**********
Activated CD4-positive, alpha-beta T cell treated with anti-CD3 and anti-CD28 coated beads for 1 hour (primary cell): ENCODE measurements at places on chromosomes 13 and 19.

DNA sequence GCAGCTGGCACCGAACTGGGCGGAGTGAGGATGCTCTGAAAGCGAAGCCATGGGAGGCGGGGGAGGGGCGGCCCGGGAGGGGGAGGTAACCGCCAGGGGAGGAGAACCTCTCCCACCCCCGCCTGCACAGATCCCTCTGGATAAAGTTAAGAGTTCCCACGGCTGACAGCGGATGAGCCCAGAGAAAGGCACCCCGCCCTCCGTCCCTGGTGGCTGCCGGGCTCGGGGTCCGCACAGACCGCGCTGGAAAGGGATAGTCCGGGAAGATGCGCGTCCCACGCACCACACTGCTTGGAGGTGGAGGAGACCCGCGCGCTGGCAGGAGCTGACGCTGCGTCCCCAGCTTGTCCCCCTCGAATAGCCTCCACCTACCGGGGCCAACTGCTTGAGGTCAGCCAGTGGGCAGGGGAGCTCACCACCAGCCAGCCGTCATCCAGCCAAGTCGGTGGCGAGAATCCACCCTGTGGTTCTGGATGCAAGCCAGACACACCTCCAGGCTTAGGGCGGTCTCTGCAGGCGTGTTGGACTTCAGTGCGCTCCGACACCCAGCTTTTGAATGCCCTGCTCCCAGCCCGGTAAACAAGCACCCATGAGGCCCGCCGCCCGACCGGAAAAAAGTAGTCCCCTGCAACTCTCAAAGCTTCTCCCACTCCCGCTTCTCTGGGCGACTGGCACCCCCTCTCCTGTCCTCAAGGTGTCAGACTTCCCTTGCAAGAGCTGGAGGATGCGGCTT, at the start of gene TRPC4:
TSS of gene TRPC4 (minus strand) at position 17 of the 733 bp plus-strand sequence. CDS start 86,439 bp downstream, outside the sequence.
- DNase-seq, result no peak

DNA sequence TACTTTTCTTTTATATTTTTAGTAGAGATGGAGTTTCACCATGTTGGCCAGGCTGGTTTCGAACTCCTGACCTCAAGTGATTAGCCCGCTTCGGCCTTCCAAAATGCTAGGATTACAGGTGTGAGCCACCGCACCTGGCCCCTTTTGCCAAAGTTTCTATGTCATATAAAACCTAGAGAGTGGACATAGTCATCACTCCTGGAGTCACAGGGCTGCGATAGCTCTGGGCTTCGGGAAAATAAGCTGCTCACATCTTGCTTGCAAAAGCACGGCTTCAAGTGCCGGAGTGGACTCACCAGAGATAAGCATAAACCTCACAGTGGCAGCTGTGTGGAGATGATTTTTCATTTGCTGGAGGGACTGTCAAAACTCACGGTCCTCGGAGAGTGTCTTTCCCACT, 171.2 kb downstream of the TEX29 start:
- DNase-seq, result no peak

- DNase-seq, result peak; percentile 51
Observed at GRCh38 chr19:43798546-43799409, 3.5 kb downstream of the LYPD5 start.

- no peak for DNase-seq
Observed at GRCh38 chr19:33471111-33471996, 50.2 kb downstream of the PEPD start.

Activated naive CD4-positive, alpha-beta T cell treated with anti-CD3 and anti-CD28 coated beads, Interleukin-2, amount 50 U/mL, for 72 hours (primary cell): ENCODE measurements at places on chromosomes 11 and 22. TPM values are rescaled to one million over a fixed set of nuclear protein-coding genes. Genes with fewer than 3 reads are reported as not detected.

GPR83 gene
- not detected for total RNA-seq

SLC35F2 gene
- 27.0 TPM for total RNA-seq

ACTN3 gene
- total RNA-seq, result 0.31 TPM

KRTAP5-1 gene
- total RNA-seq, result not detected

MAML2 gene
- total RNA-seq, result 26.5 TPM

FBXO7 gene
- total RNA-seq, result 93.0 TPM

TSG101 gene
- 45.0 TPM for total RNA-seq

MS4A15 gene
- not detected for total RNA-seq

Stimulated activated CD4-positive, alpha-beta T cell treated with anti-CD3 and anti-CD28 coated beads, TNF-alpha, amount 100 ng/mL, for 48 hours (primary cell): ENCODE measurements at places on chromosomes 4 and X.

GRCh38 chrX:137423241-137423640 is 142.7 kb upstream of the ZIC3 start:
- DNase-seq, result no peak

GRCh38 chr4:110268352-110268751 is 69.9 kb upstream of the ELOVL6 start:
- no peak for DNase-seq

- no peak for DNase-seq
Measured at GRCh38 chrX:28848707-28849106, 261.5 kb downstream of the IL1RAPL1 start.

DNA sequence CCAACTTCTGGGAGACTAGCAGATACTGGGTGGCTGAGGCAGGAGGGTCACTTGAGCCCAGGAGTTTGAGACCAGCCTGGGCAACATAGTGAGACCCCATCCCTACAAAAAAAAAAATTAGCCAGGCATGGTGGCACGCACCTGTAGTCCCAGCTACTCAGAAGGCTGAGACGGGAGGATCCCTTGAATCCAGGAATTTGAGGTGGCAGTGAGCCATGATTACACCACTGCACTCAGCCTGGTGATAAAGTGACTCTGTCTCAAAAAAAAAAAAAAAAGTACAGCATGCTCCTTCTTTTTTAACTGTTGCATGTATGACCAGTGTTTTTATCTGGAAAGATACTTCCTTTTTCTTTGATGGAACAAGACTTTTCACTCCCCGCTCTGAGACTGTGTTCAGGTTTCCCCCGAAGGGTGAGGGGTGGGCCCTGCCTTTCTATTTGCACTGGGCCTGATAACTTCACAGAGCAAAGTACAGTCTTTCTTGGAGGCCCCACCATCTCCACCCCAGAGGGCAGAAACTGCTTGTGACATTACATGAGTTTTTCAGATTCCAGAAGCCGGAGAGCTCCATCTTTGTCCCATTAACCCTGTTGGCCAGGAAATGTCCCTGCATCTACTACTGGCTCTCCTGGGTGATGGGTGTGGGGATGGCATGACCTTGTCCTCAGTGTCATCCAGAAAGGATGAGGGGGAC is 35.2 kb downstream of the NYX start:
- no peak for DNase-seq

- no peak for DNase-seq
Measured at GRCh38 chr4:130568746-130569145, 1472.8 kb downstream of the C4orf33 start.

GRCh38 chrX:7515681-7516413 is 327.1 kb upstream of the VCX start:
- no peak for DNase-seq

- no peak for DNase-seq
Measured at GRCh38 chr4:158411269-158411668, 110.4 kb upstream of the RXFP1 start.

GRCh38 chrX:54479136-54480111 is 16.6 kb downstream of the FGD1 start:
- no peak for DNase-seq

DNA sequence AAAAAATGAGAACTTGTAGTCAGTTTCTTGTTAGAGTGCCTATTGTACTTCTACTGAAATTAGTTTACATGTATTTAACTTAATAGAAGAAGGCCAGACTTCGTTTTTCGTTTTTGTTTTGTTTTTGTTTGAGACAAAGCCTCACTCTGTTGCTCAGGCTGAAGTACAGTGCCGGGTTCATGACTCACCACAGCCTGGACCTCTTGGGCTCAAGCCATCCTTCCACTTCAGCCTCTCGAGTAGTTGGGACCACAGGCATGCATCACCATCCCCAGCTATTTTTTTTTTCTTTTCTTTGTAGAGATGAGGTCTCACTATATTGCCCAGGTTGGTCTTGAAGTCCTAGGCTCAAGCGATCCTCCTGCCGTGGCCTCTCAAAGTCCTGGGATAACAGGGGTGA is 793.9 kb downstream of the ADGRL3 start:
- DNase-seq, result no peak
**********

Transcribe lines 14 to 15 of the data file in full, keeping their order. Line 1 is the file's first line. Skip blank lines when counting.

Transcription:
SLC35F2 gene
- 27.0 TPM for total RNA-seq